SC Coastal Conservation League v. Dominion Energy

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Justia Opinion Summary

At issue in this case was a Public Service Commission order setting rates an electric utility had to pay to solar and other qualifying renewable energy producers for electricity the utility will then sell to its customers. The South Carolina Supreme Court dismissed the appeal because two of the appellants lacked standing to appeal, and the appeal was moot as to the remaining appellant.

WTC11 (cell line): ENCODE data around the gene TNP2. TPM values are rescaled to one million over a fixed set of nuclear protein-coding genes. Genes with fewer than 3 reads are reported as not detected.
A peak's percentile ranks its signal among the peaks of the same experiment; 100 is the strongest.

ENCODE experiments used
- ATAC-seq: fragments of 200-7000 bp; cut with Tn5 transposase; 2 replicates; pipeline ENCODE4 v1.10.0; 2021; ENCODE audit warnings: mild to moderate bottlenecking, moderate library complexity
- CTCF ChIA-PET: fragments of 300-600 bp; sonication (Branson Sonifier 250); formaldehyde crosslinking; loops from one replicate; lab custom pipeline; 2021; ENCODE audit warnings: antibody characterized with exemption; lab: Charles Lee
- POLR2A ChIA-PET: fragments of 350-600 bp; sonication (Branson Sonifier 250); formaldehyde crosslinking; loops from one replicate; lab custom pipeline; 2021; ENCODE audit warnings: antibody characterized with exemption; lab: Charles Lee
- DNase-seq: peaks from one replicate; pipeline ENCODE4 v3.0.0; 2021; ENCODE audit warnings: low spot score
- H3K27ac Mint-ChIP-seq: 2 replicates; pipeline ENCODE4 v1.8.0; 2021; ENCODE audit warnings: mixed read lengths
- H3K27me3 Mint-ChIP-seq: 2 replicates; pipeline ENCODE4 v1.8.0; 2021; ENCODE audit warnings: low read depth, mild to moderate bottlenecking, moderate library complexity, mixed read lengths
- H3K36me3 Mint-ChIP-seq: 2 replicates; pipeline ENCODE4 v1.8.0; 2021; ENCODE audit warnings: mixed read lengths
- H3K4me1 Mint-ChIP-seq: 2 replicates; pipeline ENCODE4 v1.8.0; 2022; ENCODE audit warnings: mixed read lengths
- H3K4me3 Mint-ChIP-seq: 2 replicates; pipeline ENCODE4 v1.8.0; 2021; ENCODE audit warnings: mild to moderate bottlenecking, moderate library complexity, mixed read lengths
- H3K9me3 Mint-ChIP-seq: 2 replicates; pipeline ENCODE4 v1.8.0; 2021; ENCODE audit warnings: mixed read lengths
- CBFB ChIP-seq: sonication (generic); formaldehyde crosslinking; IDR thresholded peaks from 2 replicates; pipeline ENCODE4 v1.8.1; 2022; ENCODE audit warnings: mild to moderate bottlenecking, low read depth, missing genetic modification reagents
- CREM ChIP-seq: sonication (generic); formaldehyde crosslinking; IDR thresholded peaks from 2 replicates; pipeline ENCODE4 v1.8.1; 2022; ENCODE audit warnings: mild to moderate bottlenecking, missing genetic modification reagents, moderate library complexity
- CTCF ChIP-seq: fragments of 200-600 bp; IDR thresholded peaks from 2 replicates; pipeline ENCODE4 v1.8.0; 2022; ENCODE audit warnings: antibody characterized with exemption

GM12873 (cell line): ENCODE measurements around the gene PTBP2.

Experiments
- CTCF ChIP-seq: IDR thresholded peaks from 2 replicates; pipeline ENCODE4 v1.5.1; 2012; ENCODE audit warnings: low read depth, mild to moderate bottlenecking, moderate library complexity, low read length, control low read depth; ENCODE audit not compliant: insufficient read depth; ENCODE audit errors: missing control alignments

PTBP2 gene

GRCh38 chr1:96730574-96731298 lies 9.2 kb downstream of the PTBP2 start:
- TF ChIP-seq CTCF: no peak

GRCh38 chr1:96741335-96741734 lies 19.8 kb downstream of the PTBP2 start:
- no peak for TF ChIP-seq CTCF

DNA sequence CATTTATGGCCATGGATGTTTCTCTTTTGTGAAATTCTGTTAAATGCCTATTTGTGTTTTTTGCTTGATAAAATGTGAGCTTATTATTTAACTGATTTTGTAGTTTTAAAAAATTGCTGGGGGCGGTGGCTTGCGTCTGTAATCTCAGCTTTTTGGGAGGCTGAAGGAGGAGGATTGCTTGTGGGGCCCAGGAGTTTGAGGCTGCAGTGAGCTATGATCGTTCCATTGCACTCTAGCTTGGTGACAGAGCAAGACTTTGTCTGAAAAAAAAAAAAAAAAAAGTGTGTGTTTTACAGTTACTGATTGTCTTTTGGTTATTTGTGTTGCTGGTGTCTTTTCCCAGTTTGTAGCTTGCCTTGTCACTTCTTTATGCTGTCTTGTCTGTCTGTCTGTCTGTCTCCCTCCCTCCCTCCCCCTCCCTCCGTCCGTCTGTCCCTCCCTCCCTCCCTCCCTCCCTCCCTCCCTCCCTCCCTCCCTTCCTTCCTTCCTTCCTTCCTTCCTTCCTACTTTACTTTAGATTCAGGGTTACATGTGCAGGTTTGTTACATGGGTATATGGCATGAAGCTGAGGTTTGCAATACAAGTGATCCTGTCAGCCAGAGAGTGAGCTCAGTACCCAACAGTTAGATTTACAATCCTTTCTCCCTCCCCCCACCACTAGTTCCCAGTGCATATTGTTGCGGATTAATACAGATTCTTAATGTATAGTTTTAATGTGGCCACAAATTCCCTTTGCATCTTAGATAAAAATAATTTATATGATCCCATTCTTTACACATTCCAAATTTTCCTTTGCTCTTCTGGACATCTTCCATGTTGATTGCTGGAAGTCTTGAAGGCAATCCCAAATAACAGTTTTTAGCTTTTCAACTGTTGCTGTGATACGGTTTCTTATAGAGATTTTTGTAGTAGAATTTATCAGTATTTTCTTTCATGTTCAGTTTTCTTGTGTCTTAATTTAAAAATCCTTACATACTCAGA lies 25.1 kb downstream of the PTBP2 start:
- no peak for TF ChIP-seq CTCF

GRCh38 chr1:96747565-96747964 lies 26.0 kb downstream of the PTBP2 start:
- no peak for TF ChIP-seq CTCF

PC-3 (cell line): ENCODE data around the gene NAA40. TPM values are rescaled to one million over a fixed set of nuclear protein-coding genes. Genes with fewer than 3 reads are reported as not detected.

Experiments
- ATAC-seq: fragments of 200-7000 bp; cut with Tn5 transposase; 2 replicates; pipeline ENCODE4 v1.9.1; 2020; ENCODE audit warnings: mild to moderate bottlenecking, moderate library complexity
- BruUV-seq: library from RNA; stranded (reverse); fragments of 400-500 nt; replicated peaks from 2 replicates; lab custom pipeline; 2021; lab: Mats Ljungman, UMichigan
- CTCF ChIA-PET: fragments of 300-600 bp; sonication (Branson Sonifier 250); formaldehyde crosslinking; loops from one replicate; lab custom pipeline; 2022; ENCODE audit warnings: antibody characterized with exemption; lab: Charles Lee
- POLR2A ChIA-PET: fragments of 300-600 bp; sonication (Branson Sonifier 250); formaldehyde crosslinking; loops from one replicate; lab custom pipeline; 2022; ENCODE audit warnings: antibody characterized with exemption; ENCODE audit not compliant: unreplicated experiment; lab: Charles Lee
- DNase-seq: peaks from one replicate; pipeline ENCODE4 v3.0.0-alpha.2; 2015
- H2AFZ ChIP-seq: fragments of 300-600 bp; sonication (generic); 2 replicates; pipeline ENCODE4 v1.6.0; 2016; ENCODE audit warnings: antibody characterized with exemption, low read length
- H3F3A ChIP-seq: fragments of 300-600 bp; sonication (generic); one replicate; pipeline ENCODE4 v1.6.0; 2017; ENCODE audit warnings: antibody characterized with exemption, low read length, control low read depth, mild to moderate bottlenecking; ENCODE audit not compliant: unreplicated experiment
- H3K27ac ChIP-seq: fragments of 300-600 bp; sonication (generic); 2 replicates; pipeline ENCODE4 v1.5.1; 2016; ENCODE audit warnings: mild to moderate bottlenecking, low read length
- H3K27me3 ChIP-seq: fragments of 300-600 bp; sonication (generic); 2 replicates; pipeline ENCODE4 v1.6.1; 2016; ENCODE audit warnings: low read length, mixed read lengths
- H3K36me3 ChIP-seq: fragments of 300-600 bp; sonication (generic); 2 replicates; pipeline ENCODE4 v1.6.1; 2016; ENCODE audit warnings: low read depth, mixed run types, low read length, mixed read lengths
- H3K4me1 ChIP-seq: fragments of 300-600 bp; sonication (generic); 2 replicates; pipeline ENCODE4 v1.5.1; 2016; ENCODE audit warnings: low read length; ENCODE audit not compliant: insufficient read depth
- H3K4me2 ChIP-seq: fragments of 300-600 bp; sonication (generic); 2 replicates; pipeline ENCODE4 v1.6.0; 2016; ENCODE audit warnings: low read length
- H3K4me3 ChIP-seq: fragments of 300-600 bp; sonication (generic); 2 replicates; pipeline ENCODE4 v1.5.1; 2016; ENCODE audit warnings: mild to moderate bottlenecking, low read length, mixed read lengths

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THE STATE OF SOUTH CAROLINA In The Supreme Court South Carolina Coastal Conservation League, Southern Alliance for Clean Energy, and South Carolina Solar Business Alliance, LLC, Appellants, v. Dominion Energy South Carolina, Inc. and South Carolina Office of Regulatory Staff, Respondents. Appellate Case No. 2018-001165 Appeal from the Public Service Commission Opinion No. 27994 Heard September 26, 2019 – Filed September 9, 2020 DISMISSED James Blanding Holman IV, Southern Environmental Law Center, of Charleston, for South Carolina Coastal Conservation League and Southern Alliance for Clean Energy. Joseph Samuel Dowdy and Benjamin L. Snowden, Kilpatrick Townsend & Stockton LLP, of Raleigh, NC; Richard L. Whitt, Whitt Law Firm, LLC, of Columbia, for South Carolina Solar Business Alliance, LLC. John Marion S. Hoefer, Mitchell Willoughby, and Chad Nicholas Johnston, Willoughby & Hoefer, PA, of Columbia; Matthew William Gissendanner and K. Chad Burgess, of Cayce, for Dominion Energy South Carolina, Inc. Jenny Rebecca Pittman and Andrew McClendon Bateman, of Columbia, for South Carolina Office of Regulatory Staff. Andrew McClendon Bateman and Jenny Rebecca Pittman, both of Columbia, for Amicus Curiae, South Carolina Office of Regulatory Staff. JUSTICE FEW: This is an appeal from an order of the Public Service Commission setting rates an electric utility must pay to solar and other qualifying renewable energy producers for electricity the utility will then sell to its customers. We dismiss the appeal because two of the appellants lack standing to appeal and—as to the remaining appellant—the appeal is moot. I. Introduction Federal law requires electric utilities to offer to purchase renewable electric energy from any qualifying facility that seeks to sell it. South Carolina law implementing the federal requirements required that our Public Service Commission (PSC) conduct annual proceedings and set the rates an electric utility must pay. In 2018, the PSC set the rates for Dominion Energy South Carolina, Inc., then known as South Carolina Electric & Gas Company. This is an appeal from the PSC's 2018 order. South Carolina Coastal Conservation League, Southern Alliance for Clean Energy, and South Carolina Solar Business Alliance, LLC intervened at the PSC. Each filed notices to appeal the PSC's order to this Court. Following oral argument, at which the Court raised the questions of standing and mootness, Dominion filed a motion to dismiss the appeal on those grounds. We find Coastal Conservation League and Southern Alliance may not appeal the PSC's order because neither is "a party aggrieved" under Rule 201(b) of the South Carolina Appellate Court Rules, and neither is a "party in interest" under section 5827-2310 of the South Carolina Code (2015). Therefore, Coastal Conservation League and Southern Alliance do not have standing to appeal the PSC's order. We do not reach the question whether Solar Business Alliance has standing to appeal. As to Solar Business Alliance, we find the appeal is moot. The rates the PSC set in 2018 have been superseded by rates the PSC set in 2019. The General Assembly enacted new legislation in 2019 that significantly changed the procedures the PSC followed in 2019 and must follow in future proceedings. Thus, any guidance this Court could provide by addressing this appeal would be academic. II. Federal and State Law We begin by summarizing the rather complicated governing federal and state law. a. Public Utility Regulatory Policies Act The Public Utility Regulatory Policies Act,1 commonly called PURPA, was enacted "to encourage (1) conservation of energy supplied by electric utilities; (2) the optimization of the efficiency of use of facilities and resources by electric utilities; and (3) equitable rates to electric consumers." 16 U.S.C. § 2611 (2010). Congress specifically intended to promote the production of renewable energy from sources such as solar. Am. Paper Inst., Inc. v. Am. Elec. Power Serv. Corp., 461 U.S. 402, 404, 103 S. Ct. 1921, 1924, 76 L. Ed. 2d 22, 27 (1983). A renewable energy producer that qualifies for the provisions of PURPA is called a "qualifying" facility. 16 U.S.C. § 796(17)(A), (C), (18)(A), (B) (2010). PURPA requires that electric utilities offer to purchase renewable energy from qualifying facilities. It provides the Federal Energy Regulatory Commission (FERC) "shall prescribe . . . rules [which] require electric utilities to offer to . . . purchase electric energy from [qualifying] facilities," 16 U.S.C. § 824a-3(a)(2) (2010), and the rules "shall insure that . . . the rates for such purchase" are "just and reasonable to the electric consumers of the electric utility and in the public interest" and do not "exceed[] the incremental cost to the electric utility of alternative electric energy." 16 U.S.C. § 824a-3(b). The terms "incremental costs" and its synonym "avoided costs" are central to the rate-setting procedures under PURPA. Congress defined "incremental cost" as "the cost to the electric utility of the electric energy which, but for the purchase from such [qualifying facility], such utility would generate or purchase from another source." 16 U.S.C. § 824a-3(d) (2010).2 In other words, the PSC may not set the rates for 1 Public Utility Regulatory Policies Act of 1978, Pub. L. No. 95-617, 92 Stat. 3117 (codified as amended in scattered sections of titles 7, 15, 16, 42, and 43 U.S.C.). 2 FERC rules and regulations use the term "avoided costs" and define the term to mean "the incremental costs to an electric utility of electric energy or capacity or both which, but for the purchase from the qualifying facility or qualifying facilities, renewable energy higher than the combination of expenses and capital costs the utility would incur if it produced the electricity itself, or if it purchased the electricity from another provider. b. South Carolina Law Implementing Federal Requirements In 2018, South Carolina law required the PSC to set the rates for renewable energy as part of a utility's annual "fuel cost" review proceeding. S.C. Code Ann. § 58-27865 (2015). The applicable statute—still in effect for other purposes—requires the PSC to conduct "twelve-month reviews to determine whether an increase or decrease in the base rate amount designed to recover fuel cost should be granted." § 58-27865(B). "The term 'fuel cost' . . . includes . . . fuel costs related to purchased power." § 58-27-865(A)(1). The term "fuel costs related to purchased power" includes "costs under . . . PURPA." § 58-27-865(A)(2). In 2019, the General Assembly enacted the South Carolina Energy Freedom Act. Act No. 62, 2019 S.C. Acts 368. Section 1 of the Act sets forth new procedures through which the PSC must set rates for renewable energy under PURPA. See S.C. Code Ann. §§ 58-41-05 to -40 (Supp. 2019). Subsection 58-41-20(A)(1) specifically provides the proceedings are now "separate from the electrical utilities' annual fuel cost proceedings conducted pursuant to Section 58-27-865." The new procedures "include . . . discovery, filed comments or testimony, and an evidentiary hearing." § 58-41-20(A)(2). Under one particularly important new procedure, the PSC "shall engage . . . a qualified independent third party to submit a report that includes the third party's independently derived conclusions as to that third party's opinion of each utility's calculation of avoided costs for purposes of proceedings conducted pursuant to this section." § 58-41-20(I). The PSC must now conduct these proceedings and set new rates "at least once every twenty-four months." § 58-4120(A). III. Standing "Only a party aggrieved by an order, judgment, sentence or decision may appeal." Rule 201(b), SCACR. "An aggrieved party is one who is injured in a legal sense or has suffered an injury to person or property." State v. Looper, 421 S.C. 384, 388, 807 S.E.2d 203, 205 (2017) (quoting State v. Rearick, 417 S.C. 391, 398 n.9, 790 S.E.2d 192, 196 n.9 (2016)). The right to appeal an order of the PSC is specifically such utility would generate itself or purchase from another source." 18 C.F.R. § 292.101(b)(6) (2020). governed by section 58-27-2310, which provides a "party in interest . . . may appeal." We have interpreted the similar term "real party in interest" narrowly in the administrative context. See Anchor Point, Inc. v. Shoals Sewer Co., 308 S.C. 422, 428, 418 S.E.2d 546, 549 (1992) ("A real party in interest is one who has a real, material, or substantial interest in the subject matter of the action, as opposed to one who has only a nominal or technical interest in the action."). Coastal Conservation League and Southern Alliance do not meet either standard. Neither organization is "aggrieved" or a "party in interest" because the rates set by the PSC affect only qualifying facilities. The rates do not affect the environmental or consumer interests represented by the two organizations. See Pub. Serv. Co. of Oklahoma v. State ex rel. Oklahoma Corp. Comm'n, 115 P.3d 861, 870-71 (Okla. 2005) ("The incremental cost standard is intended to leave ratepayers economically indifferent to the source of a utility's energy by ensuring that the cost to the utility of purchasing power from a [qualifying facility] does not exceed the cost the utility would incur in the absence of the [qualifying facility] purchase."); Armco Advanced Materials Corp. v. Pennsylvania Pub. Util. Comm'n, 634 A.2d 207, 209 (Pa. 1993) (Papadakos, J., concurring) ("The Congressional intent of the avoided cost pricing scheme is to make the utilities' ratepayers economically indifferent between utility power plant additions and utility purchases of [qualifying facility] power."). Thus, any impact on customers' rates must come from the PSC's ruling in a general ratemaking proceeding, not from the PSC's ruling to set rates for renewable energy under PURPA. The regulation allowing "intervention" at the PSC is less restrictive than our rules for appellate standing. See S.C. Code Ann. Regs. 103-825(A)(3) (2012) (requiring simply that petitions to intervene at the PSC state "clearly and concisely" the facts supporting the alleged right or interest, the grounds of the proposed intervention, and the position of the petitioner in the proceeding). The fact a party was allowed to intervene at the PSC does not equate to standing to appeal the PSC's decision. See 73B C.J.S. Public Utilities § 259 (2015) (recognizing "a party who is permitted to intervene in the public utility commission proceedings does not automatically have standing to seek review"); S.C. Code Ann. Regs. 103-804.H (2012) ("Admission as an intervenor shall not be construed as recognition by the Commission that such intervenor might be aggrieved by any order of the Commission in such proceeding."). Both organizations argue they have "associational standing." However, neither organization's "members would otherwise have standing to sue in their own right," which is required for associational standing. Carnival Corp. v. Historic Ansonborough Neighborhood Ass'n, 407 S.C. 67, 76, 753 S.E.2d 846, 851 (2014). Coastal Conservation League and Southern Alliance lack standing to appeal the PSC's order. Solar Business Alliance, on the other hand, asserts its "more than sixty [members] include[] solar energy developers," at least one of which owns a qualifying facility. Because Dominion did not challenge the standing of Solar Business Alliance until after briefing, Solar Business Alliance was deprived of the opportunity to fully develop a factual record supporting its claim that its members would have standing. Therefore, we decline to decide in this appeal whether Solar Business Alliance has associational standing. IV. Mootness At oral argument, we questioned whether any qualifying facility sought to sell renewable energy to Dominion under the 2018 rates. No party could provide the Court with definitive answers at that time. After Dominion filed its motion to dismiss, the parties informed us that no qualifying facility sought to sell renewable energy to Dominion under the PR-2 rate, one of the rates set by the PSC in 2018. In fact, the PSC determined in its 2019 order, "in light of the requirements of [the Energy Freedom Act], the Company’s Rate PR-2 is no longer necessary or required." See Docket No. 2019-184-E, Order No. 2019-847, at 90. All issues related to the PR-2 rate for 2018 are moot. As to one other rate—the PR-1 rate—there were approximately forty qualifying facilities that sold renewable energy to Dominion under the 2018 order. Dominion explained that if the PSC had adopted the appellants' proposal concerning one component of the PR-1 rate—the avoided capacity cost component—rather than the proposal made by Dominion, "these [qualifying facilities] collectively would have realized additional revenue of approximately $600 over a twelve-month period." The parties agree this would average out to approximately $15 for each qualifying facility. Solar Business Alliance concedes this amount is "relatively small," but asserts $15 per qualifying facility is "real and quantifiable." Importantly, however, not one of the forty qualifying facilities is owned by or known to be connected with any member of Solar Business Alliance. This is not a claim for damages. This is not a claim brought by a qualifying facility. This is not a claim brought by an entity with any connection to any qualifying facility that would be affected by our decision. This is an appeal from an order setting rates a utility must offer for renewable energy. The rates have expired. If we were to reverse the PSC, our ruling would have no effect on the only remaining appellant. The only effect our decision could have would be that a non-party to this appeal would earn additional revenue of $15. "A case becomes moot when judgment, if rendered, will have no practical legal effect upon existing controversy." Byrd v. Irmo High Sch., 321 S.C. 426, 431, 468 S.E.2d 861, 864 (1996) (quoting Mathis v. S.C. State Highway Dep't, 260 S.C. 344, 346, 195 S.E.2d 713, 715 (1973)). We find any issues regarding the propriety of the PR-1 rate are moot. Solar Business Alliance argues that an exception to mootness applies. It contends the Energy Freedom Act does not address several issues raised in this appeal, such as the burden of proof, and "with the biennial . . . rate updates now mandated . . . , it is likely that future challenged rates will have expired by the time this Court can decide any appeal of the Commission's . . . decisions." While the latter point is undoubtedly valid, we believe the Act does address all issues raised by Solar Business Alliance in this appeal. Specifically, the requirement in newly-enacted subsection 58-41-20(I) that the PSC "engage . . . a qualified independent third party to submit a report that includes the third party's independently derived conclusions as to that third party's opinion of each utility's calculation of avoided costs" relates directly to the burden of proof. The issues raised here should be addressed in an appeal from an order applying the Energy Freedom Act. For the same reason, this appeal does not present "questions of imperative and manifest urgency to establish a rule for future conduct in matters of important public interest." See Wachesaw Plantation E. Cmty. Servs. Ass'n, Inc. v. Alexander, 414 S.C. 355, 359, 778 S.E.2d 898, 900 (2015) (citation omitted). V. Conclusion We find Coastal Conservation League and Southern Alliance for Clean Energy lack standing to appeal to this Court. As to Solar Business Alliance, we find the appeal is moot. DISMISSED. BEATTY, C.J., KITTREDGE, HEARN and JAMES, JJ., concur.